I accidentally stumbled upon Oktoberfest during my first trip to Europe.
Yes, it was an accident. And, yes, I was such a clueless American that I didn’t realize Oktoberfest begins around September 20. Inadvertently ending up in the world’s largest funfair is one of those types of surprises that doesn’t happen very often. But when they do, you close your eyes and thank the Road for its generosity. You later question your gratitude after waiting two hours for a sticky, Bavarian toilet. But more on that later.
After a pleasant week of visiting friends in Konstanz on the big lake in Germany, and bumming around the Swiss Alps a bit, I wanted to head east to Austria. I hitchhiked with a woman on her way to Vienna. It wasn’t until hours later when we were burning our shared petrol in bumper-to-bumper traffic on the outskirts of Munich that I finally asked her what was going on.
“Oh, Oktoberfest begins tomorrow. Have you heard of it?”
I was clueless, but not that clueless. Particularly when debauchery involving more than 6 million people is involved.
She seemed a little surprised when I thanked her for the ride, opened the door, and exited our tiny car without hesitation. I was standing with a backpack on the side of the freeway just outside of town. After finding out the hard way that German buses don’t just collect random people as they do in South America, I jumped into another tiny car with a friendly German teenager. A full drum set occupied the backseat, so I was forced to keep my rucksack in my lap.
The chatty guy dropped me at the first train stop. Hours later, after navigating the extensive subway system, I lucked out by finding a hostel near the center of Munich. They were, of course, booked up, but some unlucky soul was running late and had lost their reservation. I was offered a bed in the dorm.
The week that ensued was chaotic and expensive, involved dangerously unhealthy food, and turned out to be one incredibly good time that I’ll never forget. Say what you want about how touristy Oktoberfest really is, but it’s just one of those things that you have to see once in your life. Preferably more than once.
Here’s my quick-and-dirty survival guide for when you get ready to go:
The Beer Tents
I witnessed people leaving my hostel early in the mornings to secure spots in the busy beer tents. Even though the larger tents can seat nearly 7,000 people, scoring a good spot is extremely competitive. And while I don’t like the idea of being trapped indoors on a wooden seat for a day of partying, you should check out at least one beer tent for the complete Oktoberfest experience. As with everything else, you’ll have to arrive early to stake your claim. Tents vary widely with different patrons, music, and atmospheres found at each. Some tents are more dressy and traditional, while others will have local rock bands. Tourists tend to flock to the Hofbrau-Festzelt tent.
The music gets cranked up around 6 p.m. With only a few exceptions, the beer tents close at 11 p.m. But you’ll still find places to party if you really hate your liver that much.
Get There Early
As with most festivals, you need to get to Munich days before the fun begins. No need to hitchhike, there is a big range of flights to Munich from all points in Europe. But book as early as possible; fares jump in price. Arrange your accommodation well in advance, too – the entire city fills up. Don’t worry too much about staying close to the party; you can use Munich’s excellent train system to move around. If you’ll be in town for at least a week, you should consider purchasing a transit card (many types are available) to save time and money for each trip.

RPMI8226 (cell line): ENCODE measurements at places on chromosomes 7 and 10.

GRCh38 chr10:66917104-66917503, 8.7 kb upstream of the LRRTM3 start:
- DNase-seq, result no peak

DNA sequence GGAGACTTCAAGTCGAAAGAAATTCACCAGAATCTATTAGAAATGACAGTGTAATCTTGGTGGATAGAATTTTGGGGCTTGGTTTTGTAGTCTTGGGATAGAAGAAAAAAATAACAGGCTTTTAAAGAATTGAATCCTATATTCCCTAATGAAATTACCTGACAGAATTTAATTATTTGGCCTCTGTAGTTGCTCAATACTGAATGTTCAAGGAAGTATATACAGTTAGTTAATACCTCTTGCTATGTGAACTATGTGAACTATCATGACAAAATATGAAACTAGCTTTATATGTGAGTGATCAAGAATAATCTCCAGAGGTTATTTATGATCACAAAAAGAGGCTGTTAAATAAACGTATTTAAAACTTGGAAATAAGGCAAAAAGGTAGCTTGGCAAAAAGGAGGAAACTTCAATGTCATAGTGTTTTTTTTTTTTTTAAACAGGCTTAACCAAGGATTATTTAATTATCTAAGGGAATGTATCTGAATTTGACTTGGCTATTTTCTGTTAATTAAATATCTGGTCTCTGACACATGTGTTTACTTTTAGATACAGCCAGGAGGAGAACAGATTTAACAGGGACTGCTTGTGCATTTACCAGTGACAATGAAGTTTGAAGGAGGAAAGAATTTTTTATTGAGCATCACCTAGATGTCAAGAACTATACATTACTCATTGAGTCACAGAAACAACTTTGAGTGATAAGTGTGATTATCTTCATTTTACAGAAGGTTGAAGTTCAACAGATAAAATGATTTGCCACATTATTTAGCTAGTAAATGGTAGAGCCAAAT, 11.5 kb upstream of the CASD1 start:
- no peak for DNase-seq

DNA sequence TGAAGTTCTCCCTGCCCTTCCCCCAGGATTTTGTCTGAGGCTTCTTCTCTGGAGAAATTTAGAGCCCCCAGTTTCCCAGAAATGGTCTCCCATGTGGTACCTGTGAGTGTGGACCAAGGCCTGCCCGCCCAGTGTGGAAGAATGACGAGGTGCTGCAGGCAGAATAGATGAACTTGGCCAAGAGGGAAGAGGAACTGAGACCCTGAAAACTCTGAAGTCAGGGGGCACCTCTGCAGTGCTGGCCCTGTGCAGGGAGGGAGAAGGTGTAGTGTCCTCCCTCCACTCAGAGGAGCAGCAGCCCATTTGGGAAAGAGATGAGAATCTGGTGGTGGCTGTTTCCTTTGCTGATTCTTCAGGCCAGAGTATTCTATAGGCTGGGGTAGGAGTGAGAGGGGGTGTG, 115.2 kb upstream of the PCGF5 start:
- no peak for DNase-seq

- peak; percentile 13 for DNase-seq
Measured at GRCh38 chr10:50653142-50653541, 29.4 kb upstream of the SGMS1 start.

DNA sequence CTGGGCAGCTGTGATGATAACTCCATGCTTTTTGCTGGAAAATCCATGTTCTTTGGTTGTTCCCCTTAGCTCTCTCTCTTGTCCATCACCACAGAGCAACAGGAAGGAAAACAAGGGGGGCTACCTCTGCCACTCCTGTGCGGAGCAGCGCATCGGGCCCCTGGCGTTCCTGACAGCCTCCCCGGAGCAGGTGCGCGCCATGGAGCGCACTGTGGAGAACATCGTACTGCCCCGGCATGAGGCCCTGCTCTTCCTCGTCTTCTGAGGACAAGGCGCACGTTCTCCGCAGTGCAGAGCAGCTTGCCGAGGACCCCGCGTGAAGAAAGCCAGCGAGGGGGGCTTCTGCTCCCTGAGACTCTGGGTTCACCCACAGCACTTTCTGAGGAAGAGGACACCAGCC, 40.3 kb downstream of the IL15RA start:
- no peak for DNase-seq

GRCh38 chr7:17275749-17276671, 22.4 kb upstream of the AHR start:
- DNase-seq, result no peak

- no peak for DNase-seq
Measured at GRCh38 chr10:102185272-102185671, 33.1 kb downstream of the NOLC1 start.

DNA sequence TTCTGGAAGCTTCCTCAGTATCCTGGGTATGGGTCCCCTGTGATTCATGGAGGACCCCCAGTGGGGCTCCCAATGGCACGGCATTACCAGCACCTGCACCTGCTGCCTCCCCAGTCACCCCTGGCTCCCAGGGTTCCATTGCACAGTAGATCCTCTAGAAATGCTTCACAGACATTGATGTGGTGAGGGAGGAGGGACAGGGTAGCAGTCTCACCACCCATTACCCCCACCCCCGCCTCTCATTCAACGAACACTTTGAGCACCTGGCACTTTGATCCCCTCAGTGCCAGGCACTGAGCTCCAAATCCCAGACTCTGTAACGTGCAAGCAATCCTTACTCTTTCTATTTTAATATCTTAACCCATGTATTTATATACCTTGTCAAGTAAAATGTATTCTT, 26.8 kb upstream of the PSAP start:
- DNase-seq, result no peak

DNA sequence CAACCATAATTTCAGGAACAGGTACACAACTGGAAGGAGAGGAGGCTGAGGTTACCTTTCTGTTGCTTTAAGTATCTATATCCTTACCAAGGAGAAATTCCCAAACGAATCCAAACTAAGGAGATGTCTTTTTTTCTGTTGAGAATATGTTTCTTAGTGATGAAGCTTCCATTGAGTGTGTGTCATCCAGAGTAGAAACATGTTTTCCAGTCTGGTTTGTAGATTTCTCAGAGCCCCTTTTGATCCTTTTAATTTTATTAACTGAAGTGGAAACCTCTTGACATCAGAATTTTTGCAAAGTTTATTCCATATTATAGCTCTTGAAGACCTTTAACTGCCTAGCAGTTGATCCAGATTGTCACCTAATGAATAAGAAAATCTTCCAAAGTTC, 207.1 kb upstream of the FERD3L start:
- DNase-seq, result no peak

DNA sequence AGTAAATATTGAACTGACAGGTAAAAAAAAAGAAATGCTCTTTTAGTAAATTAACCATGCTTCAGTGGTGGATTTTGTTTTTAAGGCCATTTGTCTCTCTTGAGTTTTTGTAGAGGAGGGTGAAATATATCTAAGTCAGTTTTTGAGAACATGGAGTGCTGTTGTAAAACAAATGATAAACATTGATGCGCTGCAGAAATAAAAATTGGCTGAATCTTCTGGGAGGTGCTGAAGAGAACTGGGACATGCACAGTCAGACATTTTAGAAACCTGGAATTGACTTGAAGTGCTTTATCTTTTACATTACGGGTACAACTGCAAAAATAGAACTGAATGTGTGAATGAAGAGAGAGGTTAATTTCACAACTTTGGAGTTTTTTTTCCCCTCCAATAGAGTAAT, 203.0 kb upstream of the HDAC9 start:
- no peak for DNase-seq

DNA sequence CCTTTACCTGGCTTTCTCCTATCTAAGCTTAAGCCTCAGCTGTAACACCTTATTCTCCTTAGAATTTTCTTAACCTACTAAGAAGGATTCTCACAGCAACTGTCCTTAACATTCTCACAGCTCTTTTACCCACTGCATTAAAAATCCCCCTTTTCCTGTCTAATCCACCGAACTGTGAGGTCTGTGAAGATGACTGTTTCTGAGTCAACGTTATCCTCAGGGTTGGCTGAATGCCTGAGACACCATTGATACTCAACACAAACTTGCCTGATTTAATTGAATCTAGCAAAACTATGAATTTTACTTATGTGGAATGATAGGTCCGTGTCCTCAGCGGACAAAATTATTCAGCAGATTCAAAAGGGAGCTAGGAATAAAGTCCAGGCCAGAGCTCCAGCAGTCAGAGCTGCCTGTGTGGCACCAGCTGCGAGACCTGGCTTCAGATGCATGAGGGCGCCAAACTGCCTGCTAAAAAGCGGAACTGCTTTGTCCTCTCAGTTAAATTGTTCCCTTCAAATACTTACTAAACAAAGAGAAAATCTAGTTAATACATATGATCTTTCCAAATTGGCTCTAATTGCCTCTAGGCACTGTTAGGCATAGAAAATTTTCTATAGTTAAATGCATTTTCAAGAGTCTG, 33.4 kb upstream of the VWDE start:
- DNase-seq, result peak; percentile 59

With more than six million people consuming copious amounts of beer, it’s no surprise that you’ll have to queue for toilets at Oktoberfest. In fact, the police even congregate around toilets to help keep order as revelers in various stages of desperation jockey for position in line. Interestingly, statues of Cupid point the way to the latrines with an arrow. Hopefully you won’t find love in there, but you never know.
You may be tempted to sneak around the corner to take care of business in a dark doorway; don’t do it. It’s illegal, and police officers don’t like it. I know – I was actually busted.
All the big beer tents have toilets, but you should try to time visits with your friends. Otherwise, you’ll spend most of your time apart. Tipping the attendants adds to the tab, but come on, they’ve got a dire job.
Keep Your Seat
If you scored a seat inside one of the popular beer tents, don’t exit until you’re really done with the place. Unfortunately, going outside for a quick look around really isn’t an option. You may get stuck in the queue outside of the tent while your friends wait inside.
Don’t Wear Flip-Flops
Sandals and open-toed shoes are a bad idea for various reasons. For starters, you’ll be stepped on a lot by drunken revelers. Broken glass, dropped food, and sticky mysterious fluids end up all over the ground. I learned the hard way while wandering around that some places, such as the famous Hofbrauhaus, will even deny you entry for ‘improper attire.’ Wearing a shirt covered with sweat, beer, and bratwurst grime is perfectly acceptable, but not flip-flops. Embarrassing to say the least.
I was told by locals that the beer served in most beer tents at Oktoberfest actually has a higher sugar and alcohol content. You must eat or drink to keep your seat, so patrons often drink more than anticipated. As the day proceeds, you’ll see more than a few bierleichen, or ‘beer corpses’ – local slang for tourists who couldn’t handle themselves.
Luckily, there is actually a lot more to Oktoberfest – and Munich – than just beer. Go have a look around!